Friday, October 16, 2009

7th Southwest Indigenous Uranium Forum

october 22, 23, 24 2009
Sky City hotel & casino
I- 40 at Exit 102, Acoma Pueblo, NM


Winona LaDuke (Anishinaabe) is an internationally renowned activist working on issues of sustainable development, renewable energy and food systems. She lives and works on the White Earth reservation in northern Minnesota, and is a two time vice presidential candidate with Ralph Nader for the Green Party. As Program Director of the Honor the Earth, she works nationally and internationally on the issues of climate change, renewable energy, and environmental justice with Indigenous communities. Winona LaDuke will be speaking at the Southwest Indigenous Uranium Forum on Saturday, October 24, 2009 at 9AM.

The 7th Indigenous Uranium Forum proposes to focus much needed public attention on the rape of Mount Taylor and to serve as a vehicle to launch a regional inter-tribal campaign to end this madness in the Grants Mineral Belt, Lakota Lands, and elsewhere in Indian Country from the Grand Canyon to White Mesa where deadly and runaway uranium technology threatens the lives of future of our water, land, people, and our winged, four legged and those that crawl relatives.

The 7th Southwest Indigenous Uranium Forum we will focus on the recent onslaught of exploratory measures to mine and mill uranium in the Grants Mineral Belt. Due to recent price fluctuations of uranium on the world market and United States energy policy still emphasizing nuclear power as an answer to global warming and climate change, we will inform and educate participants of local, national and international nuclear issues impacting Indigenous peoples. The forum will also prioritize presentations on health issues impacting both mining and non-mining populations living in contaminated communities. We will use the forum as an organizing and network initiative to help us better understand the work Indigenous people are doing to fight nuclear power in their communities and move toward alternative forms of energy such as wind and solar.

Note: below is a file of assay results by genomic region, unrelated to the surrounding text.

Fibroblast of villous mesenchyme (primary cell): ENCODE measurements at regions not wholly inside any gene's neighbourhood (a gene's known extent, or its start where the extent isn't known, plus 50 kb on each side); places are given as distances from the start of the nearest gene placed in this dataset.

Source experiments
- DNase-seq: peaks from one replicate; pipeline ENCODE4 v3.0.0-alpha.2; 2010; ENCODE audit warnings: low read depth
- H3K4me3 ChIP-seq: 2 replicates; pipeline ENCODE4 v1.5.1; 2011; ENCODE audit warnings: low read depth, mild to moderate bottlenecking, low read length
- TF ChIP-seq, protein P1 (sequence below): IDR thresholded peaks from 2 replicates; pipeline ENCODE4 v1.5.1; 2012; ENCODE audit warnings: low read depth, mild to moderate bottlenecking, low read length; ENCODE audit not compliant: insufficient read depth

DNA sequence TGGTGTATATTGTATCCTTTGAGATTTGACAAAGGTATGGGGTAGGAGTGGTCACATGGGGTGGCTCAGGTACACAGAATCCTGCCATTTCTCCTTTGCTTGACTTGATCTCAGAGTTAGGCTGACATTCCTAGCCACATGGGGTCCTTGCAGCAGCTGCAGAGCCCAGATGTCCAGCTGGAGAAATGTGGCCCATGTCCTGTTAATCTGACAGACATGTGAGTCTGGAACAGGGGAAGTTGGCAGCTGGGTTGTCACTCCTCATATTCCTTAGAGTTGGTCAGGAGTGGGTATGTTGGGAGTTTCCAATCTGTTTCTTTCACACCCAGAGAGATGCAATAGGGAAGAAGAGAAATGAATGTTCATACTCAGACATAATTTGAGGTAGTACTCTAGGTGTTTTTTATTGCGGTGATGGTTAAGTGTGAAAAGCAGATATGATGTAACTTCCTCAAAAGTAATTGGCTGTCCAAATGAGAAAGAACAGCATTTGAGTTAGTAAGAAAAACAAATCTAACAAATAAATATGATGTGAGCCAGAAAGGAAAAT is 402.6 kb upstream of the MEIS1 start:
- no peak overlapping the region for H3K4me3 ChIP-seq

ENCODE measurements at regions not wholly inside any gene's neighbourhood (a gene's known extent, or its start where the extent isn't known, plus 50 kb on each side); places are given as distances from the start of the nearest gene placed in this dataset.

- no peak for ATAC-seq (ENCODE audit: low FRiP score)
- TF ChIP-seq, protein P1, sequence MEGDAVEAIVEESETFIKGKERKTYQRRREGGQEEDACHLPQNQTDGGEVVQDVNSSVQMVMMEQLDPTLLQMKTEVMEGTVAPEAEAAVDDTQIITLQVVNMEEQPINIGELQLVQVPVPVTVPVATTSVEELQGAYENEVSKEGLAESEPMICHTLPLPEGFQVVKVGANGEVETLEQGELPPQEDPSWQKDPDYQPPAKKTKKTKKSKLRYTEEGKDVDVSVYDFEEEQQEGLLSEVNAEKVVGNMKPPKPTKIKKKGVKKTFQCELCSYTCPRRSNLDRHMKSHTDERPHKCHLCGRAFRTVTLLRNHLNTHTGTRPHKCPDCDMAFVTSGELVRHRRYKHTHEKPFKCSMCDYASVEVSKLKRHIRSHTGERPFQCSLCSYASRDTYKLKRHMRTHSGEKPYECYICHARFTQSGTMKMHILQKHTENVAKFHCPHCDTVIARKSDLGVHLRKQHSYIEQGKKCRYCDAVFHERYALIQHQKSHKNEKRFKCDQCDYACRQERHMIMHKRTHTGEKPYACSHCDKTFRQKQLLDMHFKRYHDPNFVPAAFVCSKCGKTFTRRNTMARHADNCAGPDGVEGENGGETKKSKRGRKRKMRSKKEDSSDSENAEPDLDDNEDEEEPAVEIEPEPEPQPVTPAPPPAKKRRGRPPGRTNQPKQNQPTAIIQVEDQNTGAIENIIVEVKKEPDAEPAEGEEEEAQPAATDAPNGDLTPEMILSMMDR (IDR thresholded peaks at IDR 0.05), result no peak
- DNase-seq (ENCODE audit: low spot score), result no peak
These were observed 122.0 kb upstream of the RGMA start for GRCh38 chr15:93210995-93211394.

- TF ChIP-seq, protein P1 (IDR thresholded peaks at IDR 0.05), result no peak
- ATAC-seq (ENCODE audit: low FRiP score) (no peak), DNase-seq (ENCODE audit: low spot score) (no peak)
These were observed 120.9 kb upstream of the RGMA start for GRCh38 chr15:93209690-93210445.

Set in the stunning landscape of Utah's Monument Valley, this unforgettable, universally acclaimed documentary chronicles the extraordinary saga of how a rediscovered 1950s silent film reel leads to the return of a long-lost brother to his Navajo family. Since the 1930s, members of the Cly family have lived in Monument Valley and appeared as subjects in countless photographs, postcards, and Hollywood westerns -- even in a home movie by legendary director John Ford and a propaganda film by a uranium mining company. The film "The Return of Navajo Boy" will be screened at the Forum Friday, October 23, 2009 at 7PM.

Special acknowledgement to the following supporters:

7th Generation Fund
Lannan Foundation
Western Mining Action Network
Available Media, Inc.
Beyond Nuclear
Phil Harrison, Navajo Nation Council Delegate (Cove & Red Valley)

History of Forum:

November 2006 saw the birth of Indigie Femme. Based in Santa Fe, New Mexico, USA international performers Indigie Femme combines their traditional and original songs, dance and storytelling, Indigie Femme’s vision is to create global cross-cultural exchange. The lively performances weave ethnic cultures through song, dance, storytelling and facilitating educational workshops in North America and the world. Indigie Femme will be performing at the Forum Thursday, October 22, 2009 at 5PM.

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